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Airbus presents concepts for zero-emission aircraft from 2035

The world's first zero-emission commercial aircraft is taking shape. Airbus has now presented three design drafts to achieve this. Hydrogen used as an energy source plays a key role in it. In order for the energy transition in aviation to succeed, efforts by society as a whole are now necessary.

Aviation is coming one step closer to climate-neutral flying. Airbus has presented three concepts for the world's first zero-emission commercial aircraft, to be brought into service in 2035. Each concept contains its own technical approach to climate-neutral flying, whereby different technologies and aerodynamic configurations are examined. In the long term, this should enable a shift away from fossil fuels in order to boost the long-term decarbonisation of the aeronautical industry.


ZEROe is an Airbus concept aircraft. In the turboprop configuration, two hybrid hydrogen turboprop engines provide thrust. The liquid hydrogen storage and distribution system is located behind the rear pressure bulkhead.

The turboprop design uses modified gas turbines.

Hydrogen as an important energy carrier

In all three cases, hydrogen serves as the primary energy carrier. This can be used as the basis for synthetic fuels and – as in the case of the concepts presented – as the main energy carrier, e.g. in the direct combustion for commercial aircraft. Hydrogen is suitable not only in the aerospace industry as an environmentally-friendly fuel, given that aeronautics has no alternatives to climate-neutrality for the foreseeable future, in comparison to other modes of transport. 


Three ways to achieve this goal

Under the term "ZEROe", three concepts for the first climate-neutral and emission-free commercial aircraft are being developed. These enable the intensive research of various technologies and to work on the design and layout of the first zero-emission commercial aircraft worldwide. 


  1. The turbofan design (120-200 passengers) with a range of over 3,700 kilometres should also be suitable for intercontinental flights. It has a modified gas turbine engine, in which hydrogen instead of fossil fuel is burned. The liquid hydrogen is carried in tanks, which are located behind a rear pressure bulkhead at the rear of the aircraft.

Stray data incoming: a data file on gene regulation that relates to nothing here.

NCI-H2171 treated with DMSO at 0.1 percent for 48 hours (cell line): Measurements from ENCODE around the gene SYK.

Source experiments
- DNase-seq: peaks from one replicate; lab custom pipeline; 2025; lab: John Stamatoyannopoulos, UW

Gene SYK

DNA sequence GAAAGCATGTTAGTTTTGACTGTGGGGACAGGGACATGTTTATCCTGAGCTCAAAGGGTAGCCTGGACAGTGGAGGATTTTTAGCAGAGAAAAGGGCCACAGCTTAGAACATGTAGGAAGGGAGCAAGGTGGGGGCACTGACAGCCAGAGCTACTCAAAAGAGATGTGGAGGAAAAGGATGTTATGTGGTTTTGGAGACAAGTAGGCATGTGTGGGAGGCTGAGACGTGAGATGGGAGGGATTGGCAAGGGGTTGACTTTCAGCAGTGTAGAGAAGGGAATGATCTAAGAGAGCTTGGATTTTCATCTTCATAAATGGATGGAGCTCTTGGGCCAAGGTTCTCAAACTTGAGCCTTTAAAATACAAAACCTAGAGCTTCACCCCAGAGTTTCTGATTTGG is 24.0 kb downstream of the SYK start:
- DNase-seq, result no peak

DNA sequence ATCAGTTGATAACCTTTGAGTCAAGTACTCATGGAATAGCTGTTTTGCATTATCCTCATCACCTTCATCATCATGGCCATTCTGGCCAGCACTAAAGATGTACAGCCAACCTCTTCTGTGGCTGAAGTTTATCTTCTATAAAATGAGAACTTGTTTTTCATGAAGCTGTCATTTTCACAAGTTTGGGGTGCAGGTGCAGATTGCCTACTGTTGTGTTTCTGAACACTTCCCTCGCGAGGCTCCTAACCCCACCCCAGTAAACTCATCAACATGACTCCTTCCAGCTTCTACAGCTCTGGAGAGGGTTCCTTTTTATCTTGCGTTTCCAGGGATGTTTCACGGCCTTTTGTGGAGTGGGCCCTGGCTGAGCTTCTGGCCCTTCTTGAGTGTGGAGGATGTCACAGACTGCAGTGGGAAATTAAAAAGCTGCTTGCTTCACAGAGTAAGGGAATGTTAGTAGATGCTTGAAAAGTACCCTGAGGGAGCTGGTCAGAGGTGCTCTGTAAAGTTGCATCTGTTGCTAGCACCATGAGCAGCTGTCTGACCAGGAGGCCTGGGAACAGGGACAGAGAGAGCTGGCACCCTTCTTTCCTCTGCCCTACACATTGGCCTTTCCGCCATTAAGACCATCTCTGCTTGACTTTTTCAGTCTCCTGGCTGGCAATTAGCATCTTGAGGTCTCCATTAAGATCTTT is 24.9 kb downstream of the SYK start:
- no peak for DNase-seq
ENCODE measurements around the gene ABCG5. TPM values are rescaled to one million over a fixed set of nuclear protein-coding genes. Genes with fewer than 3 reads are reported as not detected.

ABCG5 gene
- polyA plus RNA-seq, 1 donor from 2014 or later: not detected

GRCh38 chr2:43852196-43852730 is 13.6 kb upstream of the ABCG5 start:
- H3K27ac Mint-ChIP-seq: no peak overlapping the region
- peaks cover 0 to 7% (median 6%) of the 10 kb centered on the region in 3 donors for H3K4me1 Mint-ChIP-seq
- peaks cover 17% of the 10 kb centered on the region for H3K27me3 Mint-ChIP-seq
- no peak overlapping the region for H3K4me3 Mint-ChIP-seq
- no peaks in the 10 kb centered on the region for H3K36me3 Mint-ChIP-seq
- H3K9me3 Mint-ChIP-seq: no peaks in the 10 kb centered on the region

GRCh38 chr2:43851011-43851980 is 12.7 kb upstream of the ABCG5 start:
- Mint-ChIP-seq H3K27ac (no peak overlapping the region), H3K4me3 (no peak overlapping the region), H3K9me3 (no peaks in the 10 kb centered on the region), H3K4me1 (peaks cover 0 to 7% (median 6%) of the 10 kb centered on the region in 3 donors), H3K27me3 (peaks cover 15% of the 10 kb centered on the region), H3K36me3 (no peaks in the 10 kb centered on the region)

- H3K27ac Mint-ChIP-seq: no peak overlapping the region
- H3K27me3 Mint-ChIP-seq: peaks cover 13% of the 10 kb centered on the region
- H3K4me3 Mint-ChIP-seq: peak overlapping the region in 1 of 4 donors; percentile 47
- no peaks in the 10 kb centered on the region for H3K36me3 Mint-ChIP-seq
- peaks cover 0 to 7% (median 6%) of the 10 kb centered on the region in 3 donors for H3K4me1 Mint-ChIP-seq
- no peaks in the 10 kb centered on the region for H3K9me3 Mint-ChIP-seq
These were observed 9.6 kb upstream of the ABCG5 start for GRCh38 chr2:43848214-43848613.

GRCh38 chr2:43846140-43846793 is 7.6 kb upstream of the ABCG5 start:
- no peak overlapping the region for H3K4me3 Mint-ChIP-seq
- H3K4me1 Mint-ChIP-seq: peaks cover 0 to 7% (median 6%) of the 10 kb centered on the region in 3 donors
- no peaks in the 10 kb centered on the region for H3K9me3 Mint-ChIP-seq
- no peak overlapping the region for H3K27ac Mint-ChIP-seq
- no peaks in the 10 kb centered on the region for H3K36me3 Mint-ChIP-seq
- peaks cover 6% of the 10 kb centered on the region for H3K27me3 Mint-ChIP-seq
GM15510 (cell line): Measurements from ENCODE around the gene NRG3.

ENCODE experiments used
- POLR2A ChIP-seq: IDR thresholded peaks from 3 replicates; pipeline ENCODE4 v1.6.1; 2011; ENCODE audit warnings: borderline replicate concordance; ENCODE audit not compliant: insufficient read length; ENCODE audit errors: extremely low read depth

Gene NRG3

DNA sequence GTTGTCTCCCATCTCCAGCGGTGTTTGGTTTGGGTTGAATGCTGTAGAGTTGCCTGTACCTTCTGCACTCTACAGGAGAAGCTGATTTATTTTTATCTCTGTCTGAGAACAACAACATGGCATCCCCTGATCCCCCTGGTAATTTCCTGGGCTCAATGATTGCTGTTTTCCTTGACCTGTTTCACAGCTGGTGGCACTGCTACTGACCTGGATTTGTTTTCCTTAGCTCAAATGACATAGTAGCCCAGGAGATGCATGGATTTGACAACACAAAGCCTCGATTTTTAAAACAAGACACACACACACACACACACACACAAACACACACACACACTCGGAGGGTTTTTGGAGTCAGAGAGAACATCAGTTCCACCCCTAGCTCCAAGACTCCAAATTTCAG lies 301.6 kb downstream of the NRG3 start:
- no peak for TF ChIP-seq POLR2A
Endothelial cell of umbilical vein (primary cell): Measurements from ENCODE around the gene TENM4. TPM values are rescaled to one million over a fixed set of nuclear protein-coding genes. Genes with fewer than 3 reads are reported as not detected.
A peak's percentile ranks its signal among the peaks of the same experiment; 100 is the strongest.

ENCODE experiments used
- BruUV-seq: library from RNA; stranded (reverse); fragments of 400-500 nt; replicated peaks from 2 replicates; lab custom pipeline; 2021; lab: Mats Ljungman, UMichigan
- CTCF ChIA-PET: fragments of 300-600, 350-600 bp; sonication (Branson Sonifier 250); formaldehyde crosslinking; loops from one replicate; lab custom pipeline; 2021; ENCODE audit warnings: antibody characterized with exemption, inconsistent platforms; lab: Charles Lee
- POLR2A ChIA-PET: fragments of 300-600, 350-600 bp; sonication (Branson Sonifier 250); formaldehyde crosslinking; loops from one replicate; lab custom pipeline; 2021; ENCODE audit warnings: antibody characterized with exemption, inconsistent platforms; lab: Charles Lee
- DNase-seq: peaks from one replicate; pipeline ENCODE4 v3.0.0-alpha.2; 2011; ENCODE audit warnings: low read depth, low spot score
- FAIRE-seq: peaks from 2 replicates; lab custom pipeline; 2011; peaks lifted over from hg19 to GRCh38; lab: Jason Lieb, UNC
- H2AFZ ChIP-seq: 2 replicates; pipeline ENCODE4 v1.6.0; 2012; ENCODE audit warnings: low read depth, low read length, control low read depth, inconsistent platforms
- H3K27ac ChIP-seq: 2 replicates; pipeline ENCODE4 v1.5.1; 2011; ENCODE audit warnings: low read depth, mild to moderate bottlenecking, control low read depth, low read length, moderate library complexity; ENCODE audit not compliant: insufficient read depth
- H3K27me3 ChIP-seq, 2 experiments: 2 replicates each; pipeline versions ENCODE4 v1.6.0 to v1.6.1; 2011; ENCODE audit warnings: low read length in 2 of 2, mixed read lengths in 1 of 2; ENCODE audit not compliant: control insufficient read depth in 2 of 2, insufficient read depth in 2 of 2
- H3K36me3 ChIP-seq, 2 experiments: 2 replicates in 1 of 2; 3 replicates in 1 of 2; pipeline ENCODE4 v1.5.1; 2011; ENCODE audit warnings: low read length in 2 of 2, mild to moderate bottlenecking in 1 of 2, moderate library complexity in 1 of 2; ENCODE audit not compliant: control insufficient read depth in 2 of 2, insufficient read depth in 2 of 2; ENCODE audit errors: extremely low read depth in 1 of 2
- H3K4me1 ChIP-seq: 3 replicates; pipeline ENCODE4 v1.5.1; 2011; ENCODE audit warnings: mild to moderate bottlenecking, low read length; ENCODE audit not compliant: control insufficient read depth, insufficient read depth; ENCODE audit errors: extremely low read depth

2. The turboprop design (up to 100 passengers) with a turboprop instead of a turbofan engine: this design is also based on hydrogen combustion in modified gas turbines and, with a range of over 1,850 kilometres, is predestined for short-haul flights.
  3. The "blended-wing body" design (up to 200 passengers), in which the wings and the fuselage merge into each other, would be the most revolutionary change to existing commercial aircraft. The range of the so-called flying-wing is similar to the turbofan concept. The extra-wide body offers different options for hydrogen storage and distribution, and for different layouts of the cabin.


Energy transition in aviation

The establishment of hydrogen as a primary energy carrier requires decisive action by all parties involved. Climate-neutral flying is a task for the whole of society. Only in close cooperation with politics, science and industrial partners will the energy transition in aviation be successful. 


Incentives must therefore now be created to encourage the market take-off of hydrogen. The development and provision of an infrastructure, from the cost-effective industrial production of liquid hydrogen on the basis of renewable energies, to transport and including the establishment of hydrogen hubs at airports, is one of the greatest challenges from today's perspective.


Status: Sept 2020

Unmanned aircraft against climate change 

Climate change has noticeable impacts on the lives of many people. The utilisation of drones and satellite data has an important role to play to better understand changes in the climate and to find innovative solutions to this problem.

The World Economic Forum in Davos has emphasised the role drones can play in the fight against climate change. (Link to article). Unmanned aircraft are in a unique position regarding environmental and climate questions. These aircraft can observe changes in the climate, can help combat ramifications and can be deployed in unreachable areas. The detailed and reliable observation of the climate forms the basis of a robust understanding of climate change. Numerous satellites circle the globe at all hours of the day, tracking all developments.